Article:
Date: Sunday, 10th January 2021
Executive Summary: In preparation for the coming winter, firewood stocks are currently being replenished. Investors will of course, enjoy the continued dividends now and into the future. Over the past twelve months of operations, the directors of the Cherokee Bank of Firewood (CBF) have taken further and serious steps towards sustainability. Best practices are being employed, and new and innovative methods of resource recovery are being employed. Demand from investors and deposit holders has continued to remain strong, and the business looks forward to a good future in 2021.
Details: The demand for firewood remains strong in 2021, despite recent geopolitical setbacks and turmoil in other markets. Recent focus group surveys have been utilised to provide excellent feedback as to the state of the business. The Cherokee Bank of Firewood (hereto known as the CBF) has been rated 8.3 out of 10 for customer satisfaction when compared to competitors. The directors of the CBF believe this to be an outstanding result.
The predominate basis for the most excellent focus group result was that the CBF branches were stacked with resources sourced from the local area. Resources were also ready to hand for deposit holders when conditions required. It was of note that one naysayer/non-stakeholder during the focus group sessions suggested that if local resources were used then eventually there would be no local resources. The directors of the CBF noted that this naysayer/non-stakeholder appears to be enjoying resources from the land of ‘elsewhere’ and had not taken note of the many detailed sustainability policies of the business. The CBF has no license in which to operate in the area of elsewhere, where rumour has it that unicorns roam. The directors have casually dismissed the opinion out of hand.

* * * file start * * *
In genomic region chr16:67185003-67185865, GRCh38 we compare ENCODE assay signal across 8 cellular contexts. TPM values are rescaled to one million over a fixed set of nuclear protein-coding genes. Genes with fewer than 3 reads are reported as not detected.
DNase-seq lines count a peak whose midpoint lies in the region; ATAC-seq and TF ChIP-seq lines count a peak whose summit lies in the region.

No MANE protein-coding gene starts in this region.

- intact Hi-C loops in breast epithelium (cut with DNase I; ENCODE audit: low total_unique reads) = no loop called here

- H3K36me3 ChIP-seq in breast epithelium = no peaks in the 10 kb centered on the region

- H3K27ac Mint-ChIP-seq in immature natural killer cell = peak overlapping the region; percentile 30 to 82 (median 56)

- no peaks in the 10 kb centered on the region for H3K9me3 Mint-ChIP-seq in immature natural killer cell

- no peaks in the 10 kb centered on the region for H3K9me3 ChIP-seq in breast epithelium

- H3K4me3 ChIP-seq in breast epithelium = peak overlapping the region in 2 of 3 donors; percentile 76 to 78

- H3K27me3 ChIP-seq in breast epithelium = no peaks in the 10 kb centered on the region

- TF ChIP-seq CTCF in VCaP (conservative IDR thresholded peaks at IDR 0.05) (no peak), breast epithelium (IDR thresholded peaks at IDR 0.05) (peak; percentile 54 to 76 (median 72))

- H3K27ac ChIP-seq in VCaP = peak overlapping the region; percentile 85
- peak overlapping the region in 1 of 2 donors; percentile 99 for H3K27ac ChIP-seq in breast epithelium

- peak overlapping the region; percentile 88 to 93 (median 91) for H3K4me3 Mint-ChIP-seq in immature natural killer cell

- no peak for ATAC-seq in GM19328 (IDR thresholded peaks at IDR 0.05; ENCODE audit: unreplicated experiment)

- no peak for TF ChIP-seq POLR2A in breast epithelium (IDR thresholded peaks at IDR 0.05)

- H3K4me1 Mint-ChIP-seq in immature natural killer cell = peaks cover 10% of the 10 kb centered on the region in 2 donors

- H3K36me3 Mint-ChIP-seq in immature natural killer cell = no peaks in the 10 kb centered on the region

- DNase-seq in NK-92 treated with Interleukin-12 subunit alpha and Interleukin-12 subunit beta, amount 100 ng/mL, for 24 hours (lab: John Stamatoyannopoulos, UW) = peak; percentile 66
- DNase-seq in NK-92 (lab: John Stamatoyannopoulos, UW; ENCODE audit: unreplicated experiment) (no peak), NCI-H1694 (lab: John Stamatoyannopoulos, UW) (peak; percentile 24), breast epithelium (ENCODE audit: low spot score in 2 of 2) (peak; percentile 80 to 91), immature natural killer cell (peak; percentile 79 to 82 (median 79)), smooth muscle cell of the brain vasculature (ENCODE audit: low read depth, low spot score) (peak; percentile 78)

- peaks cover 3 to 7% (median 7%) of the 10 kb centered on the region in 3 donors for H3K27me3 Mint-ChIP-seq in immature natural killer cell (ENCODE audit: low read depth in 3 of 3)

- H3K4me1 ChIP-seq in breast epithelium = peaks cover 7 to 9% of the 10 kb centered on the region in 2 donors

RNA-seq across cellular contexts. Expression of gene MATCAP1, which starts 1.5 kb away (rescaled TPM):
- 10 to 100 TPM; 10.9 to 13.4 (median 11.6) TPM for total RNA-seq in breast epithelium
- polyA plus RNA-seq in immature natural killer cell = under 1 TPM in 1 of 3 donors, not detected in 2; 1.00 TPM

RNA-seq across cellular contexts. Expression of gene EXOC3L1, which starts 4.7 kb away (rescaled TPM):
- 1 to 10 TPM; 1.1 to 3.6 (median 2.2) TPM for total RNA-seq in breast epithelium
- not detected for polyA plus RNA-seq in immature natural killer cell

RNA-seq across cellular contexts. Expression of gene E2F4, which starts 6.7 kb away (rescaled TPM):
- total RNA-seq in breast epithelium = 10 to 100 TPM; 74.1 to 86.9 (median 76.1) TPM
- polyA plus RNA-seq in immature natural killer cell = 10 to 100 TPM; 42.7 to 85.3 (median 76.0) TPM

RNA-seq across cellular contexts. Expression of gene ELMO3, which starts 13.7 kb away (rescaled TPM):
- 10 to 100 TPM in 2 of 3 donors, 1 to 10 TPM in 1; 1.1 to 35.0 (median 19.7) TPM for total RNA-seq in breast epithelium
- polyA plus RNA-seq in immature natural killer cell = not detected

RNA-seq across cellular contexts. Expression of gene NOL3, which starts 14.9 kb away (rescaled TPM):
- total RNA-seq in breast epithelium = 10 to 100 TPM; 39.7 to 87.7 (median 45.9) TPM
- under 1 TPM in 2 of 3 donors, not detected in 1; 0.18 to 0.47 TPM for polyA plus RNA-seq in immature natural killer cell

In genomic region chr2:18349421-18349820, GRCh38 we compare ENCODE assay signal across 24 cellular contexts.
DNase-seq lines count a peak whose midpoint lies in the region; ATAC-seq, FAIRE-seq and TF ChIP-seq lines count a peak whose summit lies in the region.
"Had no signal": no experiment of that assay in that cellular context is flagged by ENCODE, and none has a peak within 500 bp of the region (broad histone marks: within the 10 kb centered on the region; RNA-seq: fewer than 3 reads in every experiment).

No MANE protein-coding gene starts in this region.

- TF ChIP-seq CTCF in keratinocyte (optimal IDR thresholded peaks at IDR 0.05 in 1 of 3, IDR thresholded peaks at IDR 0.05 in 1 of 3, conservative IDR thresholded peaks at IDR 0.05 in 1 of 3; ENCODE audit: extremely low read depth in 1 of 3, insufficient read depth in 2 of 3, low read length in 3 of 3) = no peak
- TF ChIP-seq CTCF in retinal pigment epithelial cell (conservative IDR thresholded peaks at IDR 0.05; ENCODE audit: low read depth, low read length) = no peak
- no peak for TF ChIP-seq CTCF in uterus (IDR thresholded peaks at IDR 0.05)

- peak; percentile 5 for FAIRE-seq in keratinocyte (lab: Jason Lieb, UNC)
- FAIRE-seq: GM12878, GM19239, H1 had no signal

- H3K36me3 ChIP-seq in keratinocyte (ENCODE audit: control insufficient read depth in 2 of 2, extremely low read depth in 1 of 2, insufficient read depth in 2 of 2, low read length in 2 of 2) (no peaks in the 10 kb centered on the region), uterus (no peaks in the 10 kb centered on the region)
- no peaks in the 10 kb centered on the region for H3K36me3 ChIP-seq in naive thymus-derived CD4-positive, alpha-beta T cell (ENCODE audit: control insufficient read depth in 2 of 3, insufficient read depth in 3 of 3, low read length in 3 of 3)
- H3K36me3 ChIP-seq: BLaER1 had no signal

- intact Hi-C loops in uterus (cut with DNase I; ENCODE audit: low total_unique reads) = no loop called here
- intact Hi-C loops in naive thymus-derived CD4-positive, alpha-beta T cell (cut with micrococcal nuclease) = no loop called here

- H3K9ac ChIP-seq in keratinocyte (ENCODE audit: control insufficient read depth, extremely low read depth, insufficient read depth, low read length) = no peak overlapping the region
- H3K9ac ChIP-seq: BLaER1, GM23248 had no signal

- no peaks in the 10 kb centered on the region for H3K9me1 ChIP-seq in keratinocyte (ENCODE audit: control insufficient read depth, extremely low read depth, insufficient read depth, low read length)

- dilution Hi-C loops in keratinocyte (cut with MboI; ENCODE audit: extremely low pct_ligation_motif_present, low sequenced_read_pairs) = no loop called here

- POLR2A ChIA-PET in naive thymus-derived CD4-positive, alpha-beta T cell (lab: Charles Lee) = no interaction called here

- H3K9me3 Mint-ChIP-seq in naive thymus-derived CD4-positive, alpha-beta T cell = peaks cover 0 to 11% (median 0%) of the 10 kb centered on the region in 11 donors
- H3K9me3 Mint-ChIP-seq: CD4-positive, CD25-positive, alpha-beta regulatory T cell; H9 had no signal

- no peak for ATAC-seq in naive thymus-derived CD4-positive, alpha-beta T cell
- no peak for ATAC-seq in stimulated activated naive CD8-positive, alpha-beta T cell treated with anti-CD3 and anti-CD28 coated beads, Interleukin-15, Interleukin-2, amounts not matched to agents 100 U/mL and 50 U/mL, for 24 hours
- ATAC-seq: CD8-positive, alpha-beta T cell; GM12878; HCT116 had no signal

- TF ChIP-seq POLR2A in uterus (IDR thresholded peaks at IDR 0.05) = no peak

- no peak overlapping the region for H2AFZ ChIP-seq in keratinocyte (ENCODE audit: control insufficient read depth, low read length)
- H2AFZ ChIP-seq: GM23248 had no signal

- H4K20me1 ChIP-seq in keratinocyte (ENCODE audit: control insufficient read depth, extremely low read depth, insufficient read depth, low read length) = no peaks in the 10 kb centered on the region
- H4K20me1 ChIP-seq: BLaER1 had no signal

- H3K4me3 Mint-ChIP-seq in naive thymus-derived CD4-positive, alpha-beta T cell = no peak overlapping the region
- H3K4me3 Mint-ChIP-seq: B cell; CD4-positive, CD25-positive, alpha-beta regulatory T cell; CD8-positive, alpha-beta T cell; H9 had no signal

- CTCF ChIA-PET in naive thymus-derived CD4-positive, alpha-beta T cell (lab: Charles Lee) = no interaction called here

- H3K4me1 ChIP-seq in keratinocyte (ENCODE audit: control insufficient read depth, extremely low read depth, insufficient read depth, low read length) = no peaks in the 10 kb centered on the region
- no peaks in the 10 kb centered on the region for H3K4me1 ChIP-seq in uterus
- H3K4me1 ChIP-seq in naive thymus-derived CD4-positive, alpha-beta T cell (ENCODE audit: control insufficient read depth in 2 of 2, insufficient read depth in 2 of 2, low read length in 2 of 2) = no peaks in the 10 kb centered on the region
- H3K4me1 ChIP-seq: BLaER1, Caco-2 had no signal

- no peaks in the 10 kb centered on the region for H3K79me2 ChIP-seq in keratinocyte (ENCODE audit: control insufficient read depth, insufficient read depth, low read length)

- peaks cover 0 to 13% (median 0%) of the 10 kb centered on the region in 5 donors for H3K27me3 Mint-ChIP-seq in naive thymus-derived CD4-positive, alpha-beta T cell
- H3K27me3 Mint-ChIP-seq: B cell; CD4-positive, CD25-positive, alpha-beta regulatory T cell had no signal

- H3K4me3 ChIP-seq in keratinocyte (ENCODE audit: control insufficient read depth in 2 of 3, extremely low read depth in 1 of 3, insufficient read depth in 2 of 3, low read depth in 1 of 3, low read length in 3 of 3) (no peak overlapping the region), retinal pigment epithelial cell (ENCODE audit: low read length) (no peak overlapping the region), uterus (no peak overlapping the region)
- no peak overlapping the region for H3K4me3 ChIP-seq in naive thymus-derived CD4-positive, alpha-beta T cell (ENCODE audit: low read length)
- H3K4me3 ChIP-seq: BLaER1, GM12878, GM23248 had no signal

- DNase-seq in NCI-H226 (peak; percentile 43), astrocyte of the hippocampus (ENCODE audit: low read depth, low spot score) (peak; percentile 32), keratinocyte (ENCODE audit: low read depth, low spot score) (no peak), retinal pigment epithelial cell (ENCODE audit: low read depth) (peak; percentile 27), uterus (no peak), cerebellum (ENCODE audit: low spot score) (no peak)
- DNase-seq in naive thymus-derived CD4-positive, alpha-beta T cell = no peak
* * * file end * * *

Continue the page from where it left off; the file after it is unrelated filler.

An official perspective was also aired at an earlier time, which suggested that CBF branches should be stacked with resources sourced from the land of elsewhere. It is apparently a common misconception in the populace. The directors of the CBF noted that the official perspective was merely an opinion and carried no legal weight. Fortunately the operations of the business could continue unabated and the contingent liabilities for future legal challenges has been diminished as a result.
Throughout the long and established history of the business, CBF has sought to recover resources so as to benefit all stakeholders. Innovation has been at the very heart of this policy. The CBF is willing to employ new technologies and leading edge techniques in order to recover the maximum possible resources. This driving force has and will continue to benefit both investors and deposit holders, both now and in the years to come.
Of major note, in the past years operations, the CBF business has employed the ‘Tree Dudes’ contractors to good effect. Firewood resources which have stood undisturbed for a dozen years or more have now been able to be recovered. And newer technology has been used to good effect to replace the older technologies comprising the Dirt Rat Suzuki and bright yellow trailer.